Half of haplotypes of miR-17 and miR-124 families were rare or private haplotypes and only shared by 1∼2 animals, and others showed discontinuous distribution models across animal species (Figure 2, Figure 4). Rare or private haplotypes, could be ancestral miRNAs (such as H_21 and H_27 in miR-17 family) or recent miRNAs (such as H_3 and H_4 in miR-17 family) (Figure 2, Figure 4). If some ancestral haplotypes lost dominant position during evolutionary history, they would be selected by fewer animals or derived new miRNA sequences with loss of original miRNAs by editing the terminus regions especially the 3′ terminus regions. Although the terminus regions were modified, the identities (nucleotides 2∼8) always were not changed but “seed shifting” could be detected in some novel miRNA sequences (Table S1, Table S2). In fact, mature miRNAs always showed evolutionary stable “seed shifting” among different animal species . Because of well evolutionarily conserved in the miRNA world, many of miRNA sequences were shared by more animals but showed discontinuous distributions across animal species (Figure 2, Figure 4). For example, H_1, from the member miR-18 in miR-17 family, was widely selected by 18 animal species, but some animals (Xenopus laevis, Xenopus tropi, Ornithorhynchus anatinus, Mus musculus, Rattus norvegicus, and Homo sapiens) were not detected the dominant haplotype although all of these animals were detected other intermediate or recent miR-18 haplotypes (Figure 2). Discontinuous distribution across the animal kingdom showed diversity of miRNA sequences based on certain seed sequence, and the sufficient variations flank mature miRNAs could contribute to the evolutionary diversification of these key regulatory genes . The diversity of miRNA sequences in different animals might have close relationship with species diversity (as discussed below).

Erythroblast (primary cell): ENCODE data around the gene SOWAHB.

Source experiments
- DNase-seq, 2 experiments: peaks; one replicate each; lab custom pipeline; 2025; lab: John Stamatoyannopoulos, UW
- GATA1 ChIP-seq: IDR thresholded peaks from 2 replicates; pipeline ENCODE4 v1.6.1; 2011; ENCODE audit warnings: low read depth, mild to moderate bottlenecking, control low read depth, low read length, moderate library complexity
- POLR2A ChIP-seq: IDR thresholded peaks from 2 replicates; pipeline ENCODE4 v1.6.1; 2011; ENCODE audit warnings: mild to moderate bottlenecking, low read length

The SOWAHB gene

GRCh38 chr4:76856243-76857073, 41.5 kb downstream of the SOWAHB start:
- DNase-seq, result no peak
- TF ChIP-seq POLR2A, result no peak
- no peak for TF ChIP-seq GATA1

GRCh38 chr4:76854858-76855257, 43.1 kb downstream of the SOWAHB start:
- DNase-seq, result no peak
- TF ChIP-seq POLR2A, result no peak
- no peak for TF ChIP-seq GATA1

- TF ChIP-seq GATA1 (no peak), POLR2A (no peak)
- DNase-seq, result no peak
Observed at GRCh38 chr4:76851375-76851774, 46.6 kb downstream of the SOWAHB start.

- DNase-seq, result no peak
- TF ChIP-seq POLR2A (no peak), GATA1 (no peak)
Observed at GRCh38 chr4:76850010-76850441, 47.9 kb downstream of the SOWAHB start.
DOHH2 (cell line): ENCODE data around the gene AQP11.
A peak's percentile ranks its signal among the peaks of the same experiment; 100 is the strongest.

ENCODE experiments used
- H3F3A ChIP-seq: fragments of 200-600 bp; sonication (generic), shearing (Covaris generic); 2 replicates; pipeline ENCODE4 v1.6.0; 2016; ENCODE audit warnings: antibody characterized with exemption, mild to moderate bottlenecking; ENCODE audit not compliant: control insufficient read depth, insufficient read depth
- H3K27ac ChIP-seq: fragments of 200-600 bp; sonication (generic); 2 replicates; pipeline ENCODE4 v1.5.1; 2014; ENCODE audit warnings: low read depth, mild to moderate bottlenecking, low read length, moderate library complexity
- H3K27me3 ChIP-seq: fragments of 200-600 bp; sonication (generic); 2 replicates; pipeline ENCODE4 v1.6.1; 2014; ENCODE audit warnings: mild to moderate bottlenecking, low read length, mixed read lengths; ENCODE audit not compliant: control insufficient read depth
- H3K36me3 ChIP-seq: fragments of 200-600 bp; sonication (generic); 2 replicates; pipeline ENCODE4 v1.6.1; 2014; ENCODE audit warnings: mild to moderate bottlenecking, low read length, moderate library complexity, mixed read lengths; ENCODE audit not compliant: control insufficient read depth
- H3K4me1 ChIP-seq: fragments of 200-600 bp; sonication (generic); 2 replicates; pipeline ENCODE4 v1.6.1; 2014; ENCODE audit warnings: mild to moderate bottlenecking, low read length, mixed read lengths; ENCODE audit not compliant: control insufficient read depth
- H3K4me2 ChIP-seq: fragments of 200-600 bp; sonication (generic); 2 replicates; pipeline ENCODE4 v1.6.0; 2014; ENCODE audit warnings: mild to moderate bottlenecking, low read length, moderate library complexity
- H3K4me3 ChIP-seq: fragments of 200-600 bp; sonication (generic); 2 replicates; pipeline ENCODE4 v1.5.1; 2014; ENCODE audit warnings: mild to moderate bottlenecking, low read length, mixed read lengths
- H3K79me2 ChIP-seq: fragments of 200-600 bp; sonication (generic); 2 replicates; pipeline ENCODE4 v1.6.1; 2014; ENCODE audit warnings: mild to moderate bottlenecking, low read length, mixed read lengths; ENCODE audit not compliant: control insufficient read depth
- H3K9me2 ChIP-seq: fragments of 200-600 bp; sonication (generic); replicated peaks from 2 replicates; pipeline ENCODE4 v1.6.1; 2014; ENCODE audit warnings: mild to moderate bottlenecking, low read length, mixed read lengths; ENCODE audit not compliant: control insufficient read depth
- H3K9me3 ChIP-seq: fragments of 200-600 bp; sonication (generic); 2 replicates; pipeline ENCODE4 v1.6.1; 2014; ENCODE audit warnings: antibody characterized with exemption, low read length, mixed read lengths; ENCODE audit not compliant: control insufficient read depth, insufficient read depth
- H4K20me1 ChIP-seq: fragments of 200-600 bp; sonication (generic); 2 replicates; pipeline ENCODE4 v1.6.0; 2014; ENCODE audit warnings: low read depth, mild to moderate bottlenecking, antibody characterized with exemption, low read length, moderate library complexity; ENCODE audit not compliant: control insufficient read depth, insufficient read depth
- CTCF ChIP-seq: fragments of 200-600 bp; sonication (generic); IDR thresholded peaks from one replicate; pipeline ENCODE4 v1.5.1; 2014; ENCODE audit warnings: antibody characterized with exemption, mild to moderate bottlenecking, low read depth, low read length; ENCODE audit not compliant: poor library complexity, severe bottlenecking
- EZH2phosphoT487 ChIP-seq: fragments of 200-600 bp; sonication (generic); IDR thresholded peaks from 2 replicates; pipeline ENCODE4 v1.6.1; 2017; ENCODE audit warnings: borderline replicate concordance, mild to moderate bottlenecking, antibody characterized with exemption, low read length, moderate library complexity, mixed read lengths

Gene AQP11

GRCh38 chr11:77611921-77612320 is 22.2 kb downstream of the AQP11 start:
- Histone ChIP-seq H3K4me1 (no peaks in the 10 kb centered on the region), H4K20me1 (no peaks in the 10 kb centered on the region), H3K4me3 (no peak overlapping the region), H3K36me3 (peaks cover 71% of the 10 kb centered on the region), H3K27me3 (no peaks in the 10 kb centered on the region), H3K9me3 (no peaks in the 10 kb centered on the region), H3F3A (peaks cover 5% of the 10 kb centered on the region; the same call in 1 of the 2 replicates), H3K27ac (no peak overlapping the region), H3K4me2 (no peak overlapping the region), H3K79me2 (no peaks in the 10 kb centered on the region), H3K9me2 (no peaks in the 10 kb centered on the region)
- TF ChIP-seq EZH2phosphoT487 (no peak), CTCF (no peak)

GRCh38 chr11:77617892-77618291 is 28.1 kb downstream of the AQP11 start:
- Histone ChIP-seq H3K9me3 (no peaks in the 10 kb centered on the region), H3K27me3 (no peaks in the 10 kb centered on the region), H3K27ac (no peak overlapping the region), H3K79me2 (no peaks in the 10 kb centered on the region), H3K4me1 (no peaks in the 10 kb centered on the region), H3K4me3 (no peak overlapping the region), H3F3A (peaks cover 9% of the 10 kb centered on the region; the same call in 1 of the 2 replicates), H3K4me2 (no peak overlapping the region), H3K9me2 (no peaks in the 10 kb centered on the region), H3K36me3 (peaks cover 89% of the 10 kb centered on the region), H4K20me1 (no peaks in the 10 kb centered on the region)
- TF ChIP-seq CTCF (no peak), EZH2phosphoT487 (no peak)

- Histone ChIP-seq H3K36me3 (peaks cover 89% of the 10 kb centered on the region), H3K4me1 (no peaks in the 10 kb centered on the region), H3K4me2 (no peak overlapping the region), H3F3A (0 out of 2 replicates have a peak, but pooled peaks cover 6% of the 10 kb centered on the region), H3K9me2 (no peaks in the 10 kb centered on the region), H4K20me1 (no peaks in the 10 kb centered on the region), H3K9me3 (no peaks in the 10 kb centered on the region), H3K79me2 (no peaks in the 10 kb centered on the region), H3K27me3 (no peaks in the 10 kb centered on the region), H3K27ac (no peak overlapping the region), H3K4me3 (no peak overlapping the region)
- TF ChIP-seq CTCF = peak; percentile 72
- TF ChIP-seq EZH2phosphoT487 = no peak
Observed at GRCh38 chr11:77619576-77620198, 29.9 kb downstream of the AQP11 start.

Diversity of Evolutionary Pattern